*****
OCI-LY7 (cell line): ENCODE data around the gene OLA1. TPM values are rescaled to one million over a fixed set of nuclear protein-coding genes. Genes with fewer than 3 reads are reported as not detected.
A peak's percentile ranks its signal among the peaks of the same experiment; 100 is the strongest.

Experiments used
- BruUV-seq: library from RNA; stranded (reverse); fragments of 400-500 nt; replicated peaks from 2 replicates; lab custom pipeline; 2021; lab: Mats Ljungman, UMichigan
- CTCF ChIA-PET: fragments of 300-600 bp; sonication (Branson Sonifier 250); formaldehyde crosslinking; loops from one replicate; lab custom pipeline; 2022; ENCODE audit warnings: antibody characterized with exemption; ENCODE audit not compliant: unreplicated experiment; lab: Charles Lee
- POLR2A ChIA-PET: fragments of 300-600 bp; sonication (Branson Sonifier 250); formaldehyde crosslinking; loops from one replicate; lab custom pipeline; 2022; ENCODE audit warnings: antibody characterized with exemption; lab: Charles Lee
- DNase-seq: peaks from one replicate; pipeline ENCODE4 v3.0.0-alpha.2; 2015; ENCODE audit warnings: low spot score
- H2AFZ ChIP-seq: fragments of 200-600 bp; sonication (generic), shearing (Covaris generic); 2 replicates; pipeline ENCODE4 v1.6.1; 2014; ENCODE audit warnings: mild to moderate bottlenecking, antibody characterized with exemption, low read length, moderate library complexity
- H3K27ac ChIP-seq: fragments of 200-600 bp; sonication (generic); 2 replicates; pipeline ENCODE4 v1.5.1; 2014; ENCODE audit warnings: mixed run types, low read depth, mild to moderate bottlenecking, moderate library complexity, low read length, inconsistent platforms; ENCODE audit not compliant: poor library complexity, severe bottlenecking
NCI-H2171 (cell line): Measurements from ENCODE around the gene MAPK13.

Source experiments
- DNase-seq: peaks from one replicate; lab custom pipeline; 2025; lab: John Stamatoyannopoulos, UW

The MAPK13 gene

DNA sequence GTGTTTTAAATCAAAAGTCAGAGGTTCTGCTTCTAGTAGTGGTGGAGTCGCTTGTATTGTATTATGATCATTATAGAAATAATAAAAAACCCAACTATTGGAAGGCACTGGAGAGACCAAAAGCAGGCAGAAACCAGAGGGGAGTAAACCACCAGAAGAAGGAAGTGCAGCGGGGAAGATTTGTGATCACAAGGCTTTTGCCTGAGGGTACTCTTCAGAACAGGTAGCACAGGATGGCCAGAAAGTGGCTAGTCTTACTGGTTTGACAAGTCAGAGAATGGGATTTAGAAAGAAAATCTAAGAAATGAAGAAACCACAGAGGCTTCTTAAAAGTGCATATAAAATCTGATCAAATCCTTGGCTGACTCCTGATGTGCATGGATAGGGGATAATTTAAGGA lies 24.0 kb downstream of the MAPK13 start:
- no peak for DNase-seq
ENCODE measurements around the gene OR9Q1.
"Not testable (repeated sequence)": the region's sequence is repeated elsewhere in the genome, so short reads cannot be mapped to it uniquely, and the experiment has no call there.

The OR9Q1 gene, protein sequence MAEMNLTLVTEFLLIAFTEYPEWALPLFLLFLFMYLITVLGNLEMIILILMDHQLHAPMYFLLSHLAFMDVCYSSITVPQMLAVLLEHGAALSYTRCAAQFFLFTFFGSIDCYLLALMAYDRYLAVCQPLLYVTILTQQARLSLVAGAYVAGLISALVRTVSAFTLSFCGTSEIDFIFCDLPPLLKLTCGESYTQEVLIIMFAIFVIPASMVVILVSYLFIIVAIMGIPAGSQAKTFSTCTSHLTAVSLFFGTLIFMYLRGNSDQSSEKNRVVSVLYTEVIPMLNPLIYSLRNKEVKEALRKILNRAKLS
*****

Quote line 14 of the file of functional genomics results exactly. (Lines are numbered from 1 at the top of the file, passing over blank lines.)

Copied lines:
DNA sequence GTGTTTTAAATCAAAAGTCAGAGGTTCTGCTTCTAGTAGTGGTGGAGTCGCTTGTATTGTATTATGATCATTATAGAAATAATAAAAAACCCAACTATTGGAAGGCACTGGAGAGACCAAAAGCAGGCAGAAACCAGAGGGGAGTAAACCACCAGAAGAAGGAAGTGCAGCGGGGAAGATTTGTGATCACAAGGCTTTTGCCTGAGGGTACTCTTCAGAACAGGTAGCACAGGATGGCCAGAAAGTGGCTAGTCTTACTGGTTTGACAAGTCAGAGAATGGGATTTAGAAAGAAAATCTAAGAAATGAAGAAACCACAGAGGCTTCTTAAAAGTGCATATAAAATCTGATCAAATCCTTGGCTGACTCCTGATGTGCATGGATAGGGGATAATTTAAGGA lies 24.0 kb downstream of the MAPK13 start: